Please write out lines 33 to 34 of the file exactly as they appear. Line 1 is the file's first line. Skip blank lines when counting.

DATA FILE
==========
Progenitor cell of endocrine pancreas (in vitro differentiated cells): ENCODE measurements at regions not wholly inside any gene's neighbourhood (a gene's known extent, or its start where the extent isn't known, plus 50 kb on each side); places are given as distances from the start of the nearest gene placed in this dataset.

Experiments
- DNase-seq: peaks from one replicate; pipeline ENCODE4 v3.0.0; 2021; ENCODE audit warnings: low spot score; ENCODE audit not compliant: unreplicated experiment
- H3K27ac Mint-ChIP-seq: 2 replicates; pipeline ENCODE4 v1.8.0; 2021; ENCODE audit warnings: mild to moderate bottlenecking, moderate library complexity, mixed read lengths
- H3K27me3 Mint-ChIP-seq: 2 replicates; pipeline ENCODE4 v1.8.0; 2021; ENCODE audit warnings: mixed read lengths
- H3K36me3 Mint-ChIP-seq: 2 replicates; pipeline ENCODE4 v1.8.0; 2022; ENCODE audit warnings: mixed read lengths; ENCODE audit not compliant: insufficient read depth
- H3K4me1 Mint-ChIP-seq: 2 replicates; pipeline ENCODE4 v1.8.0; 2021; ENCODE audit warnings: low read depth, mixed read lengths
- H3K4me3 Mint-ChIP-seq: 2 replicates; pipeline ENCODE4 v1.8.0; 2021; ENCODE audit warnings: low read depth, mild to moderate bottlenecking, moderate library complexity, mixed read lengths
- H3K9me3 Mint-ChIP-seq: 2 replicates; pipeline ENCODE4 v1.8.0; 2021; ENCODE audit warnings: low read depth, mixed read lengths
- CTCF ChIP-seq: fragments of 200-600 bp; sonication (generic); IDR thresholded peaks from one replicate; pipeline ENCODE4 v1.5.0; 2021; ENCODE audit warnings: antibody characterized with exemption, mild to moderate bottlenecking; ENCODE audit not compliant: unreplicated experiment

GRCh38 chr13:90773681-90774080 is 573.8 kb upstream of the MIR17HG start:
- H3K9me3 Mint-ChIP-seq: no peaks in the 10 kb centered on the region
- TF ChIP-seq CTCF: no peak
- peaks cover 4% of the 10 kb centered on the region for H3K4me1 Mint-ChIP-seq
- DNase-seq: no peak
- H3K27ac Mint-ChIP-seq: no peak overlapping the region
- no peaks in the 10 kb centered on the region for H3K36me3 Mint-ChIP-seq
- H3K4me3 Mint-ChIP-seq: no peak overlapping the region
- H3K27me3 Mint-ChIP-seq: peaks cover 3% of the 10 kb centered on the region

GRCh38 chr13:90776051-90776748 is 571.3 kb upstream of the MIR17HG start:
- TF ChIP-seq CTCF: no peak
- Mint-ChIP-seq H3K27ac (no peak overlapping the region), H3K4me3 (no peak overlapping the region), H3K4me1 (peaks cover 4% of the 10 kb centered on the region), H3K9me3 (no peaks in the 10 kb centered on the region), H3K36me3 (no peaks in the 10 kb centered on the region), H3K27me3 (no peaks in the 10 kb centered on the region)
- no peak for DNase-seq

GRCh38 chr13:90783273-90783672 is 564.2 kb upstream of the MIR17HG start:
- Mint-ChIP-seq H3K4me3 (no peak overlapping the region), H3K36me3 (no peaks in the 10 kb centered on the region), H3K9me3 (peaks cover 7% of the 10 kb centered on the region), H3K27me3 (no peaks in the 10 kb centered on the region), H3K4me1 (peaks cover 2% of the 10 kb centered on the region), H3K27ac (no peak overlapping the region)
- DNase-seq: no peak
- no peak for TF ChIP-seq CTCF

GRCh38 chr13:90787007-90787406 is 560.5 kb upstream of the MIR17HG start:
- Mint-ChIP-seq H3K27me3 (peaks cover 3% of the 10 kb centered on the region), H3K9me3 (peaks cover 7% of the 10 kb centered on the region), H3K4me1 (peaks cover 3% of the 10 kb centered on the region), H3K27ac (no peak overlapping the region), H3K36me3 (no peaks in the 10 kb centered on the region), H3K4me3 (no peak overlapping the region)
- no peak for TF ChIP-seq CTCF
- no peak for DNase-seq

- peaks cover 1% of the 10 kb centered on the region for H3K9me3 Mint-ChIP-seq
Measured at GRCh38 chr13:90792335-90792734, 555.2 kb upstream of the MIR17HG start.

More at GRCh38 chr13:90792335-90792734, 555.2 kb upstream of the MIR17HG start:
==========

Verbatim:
Measured at GRCh38 chr13:90792335-90792734, 555.2 kb upstream of the MIR17HG start.

More at GRCh38 chr13:90792335-90792734, 555.2 kb upstream of the MIR17HG start: